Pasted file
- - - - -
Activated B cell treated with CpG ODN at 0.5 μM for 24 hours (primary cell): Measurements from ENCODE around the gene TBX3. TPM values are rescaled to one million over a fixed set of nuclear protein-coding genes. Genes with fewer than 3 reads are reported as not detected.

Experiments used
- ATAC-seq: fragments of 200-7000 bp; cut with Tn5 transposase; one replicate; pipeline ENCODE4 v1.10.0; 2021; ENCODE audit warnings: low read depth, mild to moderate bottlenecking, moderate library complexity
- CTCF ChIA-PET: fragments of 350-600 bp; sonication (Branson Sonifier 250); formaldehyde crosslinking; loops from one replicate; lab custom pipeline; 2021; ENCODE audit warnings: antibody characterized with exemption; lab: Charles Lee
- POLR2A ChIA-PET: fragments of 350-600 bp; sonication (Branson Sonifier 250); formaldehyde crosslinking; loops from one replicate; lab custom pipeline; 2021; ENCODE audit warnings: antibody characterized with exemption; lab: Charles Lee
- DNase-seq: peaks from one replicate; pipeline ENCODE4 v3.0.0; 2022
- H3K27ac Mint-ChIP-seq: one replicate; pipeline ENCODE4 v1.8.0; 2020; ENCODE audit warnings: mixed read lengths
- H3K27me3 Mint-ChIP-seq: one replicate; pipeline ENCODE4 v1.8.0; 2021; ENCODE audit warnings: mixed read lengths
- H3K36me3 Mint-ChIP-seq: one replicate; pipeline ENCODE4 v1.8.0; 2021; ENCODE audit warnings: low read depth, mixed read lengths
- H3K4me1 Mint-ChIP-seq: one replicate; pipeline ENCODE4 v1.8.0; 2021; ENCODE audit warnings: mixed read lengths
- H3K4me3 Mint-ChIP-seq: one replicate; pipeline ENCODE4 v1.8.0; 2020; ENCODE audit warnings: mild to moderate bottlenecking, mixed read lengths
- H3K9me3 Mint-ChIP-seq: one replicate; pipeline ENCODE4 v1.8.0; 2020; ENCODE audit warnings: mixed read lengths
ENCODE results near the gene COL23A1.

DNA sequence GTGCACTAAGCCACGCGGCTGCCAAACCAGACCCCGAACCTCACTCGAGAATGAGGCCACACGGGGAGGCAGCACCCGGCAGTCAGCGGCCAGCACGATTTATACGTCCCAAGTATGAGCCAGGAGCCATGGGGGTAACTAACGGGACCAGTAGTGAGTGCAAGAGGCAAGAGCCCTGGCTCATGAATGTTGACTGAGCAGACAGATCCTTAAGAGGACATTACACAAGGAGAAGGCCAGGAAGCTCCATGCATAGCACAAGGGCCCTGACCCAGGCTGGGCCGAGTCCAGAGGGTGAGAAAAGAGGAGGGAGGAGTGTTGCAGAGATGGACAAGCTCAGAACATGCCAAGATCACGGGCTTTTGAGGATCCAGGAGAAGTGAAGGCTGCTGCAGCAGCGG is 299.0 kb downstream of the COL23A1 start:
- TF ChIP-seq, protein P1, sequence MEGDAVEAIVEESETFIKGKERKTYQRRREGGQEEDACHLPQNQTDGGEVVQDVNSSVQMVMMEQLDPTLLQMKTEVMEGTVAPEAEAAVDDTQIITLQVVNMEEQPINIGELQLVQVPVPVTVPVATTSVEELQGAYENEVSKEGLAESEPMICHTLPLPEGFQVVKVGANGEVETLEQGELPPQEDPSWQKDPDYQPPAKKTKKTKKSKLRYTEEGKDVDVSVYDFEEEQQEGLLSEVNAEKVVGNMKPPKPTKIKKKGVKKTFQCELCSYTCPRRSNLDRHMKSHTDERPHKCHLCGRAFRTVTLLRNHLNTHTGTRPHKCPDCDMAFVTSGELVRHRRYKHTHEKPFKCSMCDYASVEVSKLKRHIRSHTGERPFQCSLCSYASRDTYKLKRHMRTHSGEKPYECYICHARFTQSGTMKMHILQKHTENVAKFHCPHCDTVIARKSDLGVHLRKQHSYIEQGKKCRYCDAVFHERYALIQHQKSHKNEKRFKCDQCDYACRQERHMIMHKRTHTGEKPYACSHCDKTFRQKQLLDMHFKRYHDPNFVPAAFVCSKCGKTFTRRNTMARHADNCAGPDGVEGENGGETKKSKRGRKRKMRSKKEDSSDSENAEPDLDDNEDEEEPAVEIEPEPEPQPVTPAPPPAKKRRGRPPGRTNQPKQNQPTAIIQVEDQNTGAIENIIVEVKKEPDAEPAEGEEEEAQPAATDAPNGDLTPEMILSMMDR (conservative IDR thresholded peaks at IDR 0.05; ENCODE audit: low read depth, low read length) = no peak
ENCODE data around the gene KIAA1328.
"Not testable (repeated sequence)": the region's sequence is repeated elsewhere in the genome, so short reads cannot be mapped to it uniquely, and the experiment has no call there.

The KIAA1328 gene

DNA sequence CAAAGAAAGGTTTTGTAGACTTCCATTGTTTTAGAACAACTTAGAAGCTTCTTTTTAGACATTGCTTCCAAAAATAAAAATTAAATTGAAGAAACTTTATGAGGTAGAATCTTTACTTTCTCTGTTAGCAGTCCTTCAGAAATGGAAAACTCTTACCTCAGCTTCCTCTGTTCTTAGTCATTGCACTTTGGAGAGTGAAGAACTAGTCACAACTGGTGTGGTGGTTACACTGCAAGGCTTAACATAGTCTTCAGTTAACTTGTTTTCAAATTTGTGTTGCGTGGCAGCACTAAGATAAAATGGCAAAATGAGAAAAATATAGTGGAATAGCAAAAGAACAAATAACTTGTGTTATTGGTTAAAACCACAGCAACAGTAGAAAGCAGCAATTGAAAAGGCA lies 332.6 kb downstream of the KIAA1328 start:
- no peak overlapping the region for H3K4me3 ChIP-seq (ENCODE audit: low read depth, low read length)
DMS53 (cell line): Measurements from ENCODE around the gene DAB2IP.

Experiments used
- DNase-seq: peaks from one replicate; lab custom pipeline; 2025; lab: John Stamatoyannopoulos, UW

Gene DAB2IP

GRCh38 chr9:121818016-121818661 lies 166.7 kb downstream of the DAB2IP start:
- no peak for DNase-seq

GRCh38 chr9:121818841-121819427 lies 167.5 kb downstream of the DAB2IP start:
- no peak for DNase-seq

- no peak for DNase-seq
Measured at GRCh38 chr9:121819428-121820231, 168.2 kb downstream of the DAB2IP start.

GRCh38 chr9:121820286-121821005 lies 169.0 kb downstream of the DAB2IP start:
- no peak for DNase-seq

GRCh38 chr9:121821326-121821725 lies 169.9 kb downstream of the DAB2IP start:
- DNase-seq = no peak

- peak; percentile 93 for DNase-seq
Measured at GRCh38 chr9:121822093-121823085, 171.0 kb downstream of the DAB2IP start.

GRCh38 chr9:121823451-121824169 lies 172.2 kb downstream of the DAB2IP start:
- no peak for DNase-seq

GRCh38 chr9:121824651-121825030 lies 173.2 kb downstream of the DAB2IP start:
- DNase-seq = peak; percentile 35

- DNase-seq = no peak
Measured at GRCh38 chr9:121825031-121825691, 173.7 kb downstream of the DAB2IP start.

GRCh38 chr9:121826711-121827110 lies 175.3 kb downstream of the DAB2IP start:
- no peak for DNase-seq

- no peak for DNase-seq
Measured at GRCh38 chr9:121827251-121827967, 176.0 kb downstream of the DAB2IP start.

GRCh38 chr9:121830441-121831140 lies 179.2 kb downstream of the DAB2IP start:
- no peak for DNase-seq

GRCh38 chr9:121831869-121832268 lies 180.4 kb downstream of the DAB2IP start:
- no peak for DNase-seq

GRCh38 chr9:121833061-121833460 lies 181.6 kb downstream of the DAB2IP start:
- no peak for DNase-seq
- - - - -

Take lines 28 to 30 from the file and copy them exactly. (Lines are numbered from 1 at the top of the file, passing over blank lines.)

- no peak for DNase-seq

- no peak for DNase-seq
Measured at GRCh38 chr9:121819428-121820231, 168.2 kb downstream of the DAB2IP start.